Scorsese’s skills manifest in his operatic approach; he’s less interested in cranking up the tension or theatrics of the bouts and more focused on the punishing brutality of the sport. He employs the use of flashbulbs, and several different sound effects – like smashing glass and squelching watermelons – to achieve an overall crunching effectiveness. He’s aided immeasurably by Thelma Schoonmaker’s sharp editing technique and Michael Chapman’s sublime, monochrome, cinematography which serves the film as a whole in it’s mood and noir-ish atmosphere. If the bouts in the ring are claustrophobic then the same could be said for the ‘quieter’ moments outside it; LaMotta’s personal life is uncomfortably scrutinised in his abuse towards his wife and brother. There are very personal scenes of fraught and jealous conversation that are unbearably tense, and fully depict how much of a brute this man really was. It’s testament to the commitment of the entire cast and crew that this highly unappealing and unsympathetic individual can make such compelling viewing.


A truly searing, cinematic classic, that addresses the unflinching, animalistic, behaviour of a man in need of absolution and redemption. It also happens to possess one of cinema’s most breathtaking and riveting performances. On this evidence, there’s no question that Robert DeNiro is a master of his craft and it’s arguably Martin Scorsese’s finest work as well.

Mark Walker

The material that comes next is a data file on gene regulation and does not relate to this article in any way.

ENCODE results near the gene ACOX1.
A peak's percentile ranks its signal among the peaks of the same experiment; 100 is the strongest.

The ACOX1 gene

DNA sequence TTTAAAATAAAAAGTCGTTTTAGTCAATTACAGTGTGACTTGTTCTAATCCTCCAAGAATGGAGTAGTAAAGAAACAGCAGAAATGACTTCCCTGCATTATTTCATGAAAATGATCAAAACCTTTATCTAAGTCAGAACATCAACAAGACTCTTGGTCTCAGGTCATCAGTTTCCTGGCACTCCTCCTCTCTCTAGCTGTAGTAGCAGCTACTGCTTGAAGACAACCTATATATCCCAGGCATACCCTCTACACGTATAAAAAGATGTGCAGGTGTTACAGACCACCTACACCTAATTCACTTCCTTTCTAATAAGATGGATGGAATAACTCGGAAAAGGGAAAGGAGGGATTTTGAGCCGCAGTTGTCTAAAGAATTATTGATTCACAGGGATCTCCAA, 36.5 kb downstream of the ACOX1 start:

Trivia: To achieve the feeling of brotherhood between the two lead actors, Robert De Niro and Joe Pesci actually lived and trained with each other for some time before filming began. Ever since then, the two have been very close friends.

The Shining * * * * *

Posted in Horror with tags on October 31, 2012 by Mark Walker


Director: Stanley Kubrick.
Screenplay: Stanley Kubrick, Diane Johnson.
Starring: Jack Nicholson, Shelley Duvall, Danny Lloyd, Scatman Crothers, Barry Nelson, Joe Turkel, Anne Jackson.

Despite being one of horror’s most prolific and impressive writers, Stephen King’s novel don’t always transfer well to the screen. Reportedly, he can’t stand this adaptation of his work as director Stanley Kubrick changed a lot from the original source material. If that’s the case and this is the end result, then maybe more director’s should add their own spin on King’s work as this is one of the genre’s finest horror movies.

Jack Torrance (Jack Nicholson) is a novelist who agrees to become the caretaker of the secluded ‘Overlook Hotel’ during the winter to work on his new book. To keep him company, Jack takes his wife Wendy (Shelley Duvall) and son Danny (Danny Lloyd) along with him. However, the hotel has a history of gruesome murders taking place at the hands of the previous caretaker. Not before long, evil and spiritual presences influence the behaviour of an increasingly unstable Jack, while Danny begins to experience prophetic visions.